In this passive memory test, participants view a series of complex scenes (landscapes and cityscapes) and press a button only when scenes contain a moon (n=26, different moon images). Target scenes containing a moon ensure attention but are not of interest; the main interest is difference between initial and repeated presentations of non-target scenes. Each scene is presented for 800 ms and preceded by a fixation cross of 200 ms on average (100–300 ms). Scenes are pseudo-randomly intermixed with the constraint that 10 initial ‘burn-in’ scenes, with two moon target scenes, precede 256 scenes presented two times, with 14–93 (median=42) intervening scenes between the first and repeat presentation (figure 4C).
Cross-modal Oddball task
The task assesses hippocampal-dependent, paired-associates learning.83 84 Trials comprise of a 700 ms visual, abstract ‘object’ and a 400 ms sound, starting 300 ms after trial onset. Interstimulus intervals average 300 ms. During the initial training period (80 trials), participants learn associations between four standard pairs of visual objects and sounds. The main task has 770 bimodal trials and 40 unimodal trials, randomly intermixed. Bimodal trials consist of: standard, learnt object-sound pairs (n=670); standard objects paired with novel sounds (n=50) and mismatched pairs, where the object and sound are from different standard pairs (n=50). Unimodal trials ensure that the task is attended, participants press a button when they see the letter ‘a’ (figure 4D). A 10-item assessment follows the task, participants hear a standard sound and report which of four presented objects the sound was paired with most often during the task.
Eye-open resting state
Participants are presented with a central fixation cross and instructed to clear their mind, relax, think of nothing specific and focus on the fixation cross for 5 min.
Eye-closed resting state
Participants are instructed to clear their mind, relax, think of nothing specific and close their eyes but stay awake.
MRI sequences use 3T Siemens PRISMA scanners at the Cambridge MRC Cognition and Brain Science Unit and Oxford Centre for Human Brain Activity (table 4).
The study is active at both sites.
Ethics and dissemination
The study received a favourable opinion from the East of England—Cambridge Central Research Ethics Committee (REC reference 18/EE/0042). Imaging data and clinical scores are hosted by Dementias Platform UK Imaging Platform (https://portal.dementiasplatform.uk), using XNAT (https://www.xnat.org). Data will be made available with a managed access process through Dementias Platform UK, subject to requesters agreeing to a Code of Conduct to preserve data security, confidentiality and privacy.
Patient consent for publication
Collaborators Franklin Aigbirhio, Leeza Almedom, Richard Bevan-Jones, Lara Bolte, Haddy Fye, Negin Holland, Masud Husain, John Isaac, Amirhossein Jafarian, Hartmuth Kolb, Hilde Lavreysen, Alexander Murley, Edoardo Ostinelli, Holly Phillips, Ilan Rabiner, Alastair Reith, Alexander Shaw, Tony Thayanandan, Giacomo Salvadore, Katharine Smith, Duncan Street, David Whiteside and Caroline Zangani
Contributors JHL and JBR drafted the manuscript, with review and contribution from EK, AJQ, Y-JC, MK, JP, SL, MP, VR, KS, MW, ACN and RNH. JBR is the chief investigator of the study. RNH, ACN, MW, KDS and VR are principal investigators, contributing to conception and design. EK led protocol development and governance. JBR, MW, ACN, RNH, JI, SL, MP and KS conceived and designed the study.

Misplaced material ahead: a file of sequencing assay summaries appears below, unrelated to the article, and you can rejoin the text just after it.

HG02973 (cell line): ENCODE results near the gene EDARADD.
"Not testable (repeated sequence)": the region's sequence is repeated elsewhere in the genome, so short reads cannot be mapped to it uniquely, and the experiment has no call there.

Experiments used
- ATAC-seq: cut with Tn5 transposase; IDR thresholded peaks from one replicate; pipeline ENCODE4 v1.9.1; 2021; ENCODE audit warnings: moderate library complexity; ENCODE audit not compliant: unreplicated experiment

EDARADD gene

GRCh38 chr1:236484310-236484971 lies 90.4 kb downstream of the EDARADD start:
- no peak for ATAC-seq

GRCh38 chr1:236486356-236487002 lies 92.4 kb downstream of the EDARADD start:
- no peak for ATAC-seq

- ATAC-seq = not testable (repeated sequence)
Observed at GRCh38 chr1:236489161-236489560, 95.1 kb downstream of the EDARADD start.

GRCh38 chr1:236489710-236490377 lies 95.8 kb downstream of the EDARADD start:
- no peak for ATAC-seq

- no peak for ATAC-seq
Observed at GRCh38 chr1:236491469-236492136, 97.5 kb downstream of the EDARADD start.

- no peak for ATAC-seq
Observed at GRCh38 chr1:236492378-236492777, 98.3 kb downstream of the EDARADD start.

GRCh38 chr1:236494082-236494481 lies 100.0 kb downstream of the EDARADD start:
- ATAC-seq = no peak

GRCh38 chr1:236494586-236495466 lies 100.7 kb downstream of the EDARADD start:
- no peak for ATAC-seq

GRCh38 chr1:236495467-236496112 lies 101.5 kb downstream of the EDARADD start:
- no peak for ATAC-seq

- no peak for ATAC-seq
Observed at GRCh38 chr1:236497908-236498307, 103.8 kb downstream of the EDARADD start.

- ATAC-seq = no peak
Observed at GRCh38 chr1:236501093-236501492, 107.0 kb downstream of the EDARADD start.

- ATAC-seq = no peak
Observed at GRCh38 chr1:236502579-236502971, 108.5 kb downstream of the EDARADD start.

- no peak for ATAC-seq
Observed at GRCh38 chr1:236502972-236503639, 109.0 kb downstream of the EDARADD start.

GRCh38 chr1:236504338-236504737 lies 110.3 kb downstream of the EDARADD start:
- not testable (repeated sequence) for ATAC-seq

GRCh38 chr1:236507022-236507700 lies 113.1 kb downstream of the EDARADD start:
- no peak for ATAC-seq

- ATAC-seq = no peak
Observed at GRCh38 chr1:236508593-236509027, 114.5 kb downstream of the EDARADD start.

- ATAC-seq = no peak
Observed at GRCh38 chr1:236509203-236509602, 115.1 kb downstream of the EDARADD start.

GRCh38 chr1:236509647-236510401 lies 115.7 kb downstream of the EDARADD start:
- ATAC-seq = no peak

Funding This work is part of the Dementias Platform UK (RG94383/RG89702, MR/T033371/1, MR/L023784/1 & MR/L023784/2) that is funded by the Medical Research Council, Janssen, AstraZeneca, Araclon, IXICO, Somalogic, GlaxoSmithKline, Invicro, Cambridge Cognition and Cognetivity. The study has additional support from Alzheimer’s Research UK (ARUK-PG2017B-19), the Wellcome Trust (103838), Medical Research Council (SUAG/051 G101400, SUAG/046 G101400, SUAG/092 116768), NIHR Cambridge Biomedical Research Centre (BRC-1215–20014), NIHR Oxford Biomedical Research Centre (IS-BRC-1215–20008) and NIHR Oxford Health Biomedical Research Centre (IS-BRC-1215-20005). JHL is supported by the Medical Research Council Doctoral Training Programme. ACN is supported by the Wellcome Trust Senior Investigator Award (104571/Z/14/Z). The Wellcome Centre for Integrative Neuroimaging is supported by core funding from the Wellcome Trust (203139/Z/16/Z). The views expressed are those of the authors and not necessarily those of the NIHR or the Department of Health and Social Care. For the purpose of Open Access, the author has applied a CC BY public copyright licence to any Author Accepted Manuscript version arising from this submission.
Competing interests MP is employed by AstraZeneca and may currently hold AstraZeneca stocks or stock options. Y-JC and SL are employed by Eli Lilly and may currently hold Eli Lilly stock. MW receives royalties from FSL and is senior editor for Neuroimage. JBR is Chief Scientific Adviser for Alzheimer Research UK and is a trustee of Brain, PSP association and Darwin College.
Patient and public involvement Patients and/or the public were involved in the design, or conduct, or reporting, or dissemination plans of this research. Refer to the Methods section for further details.
Provenance and peer review Not commissioned; externally peer reviewed.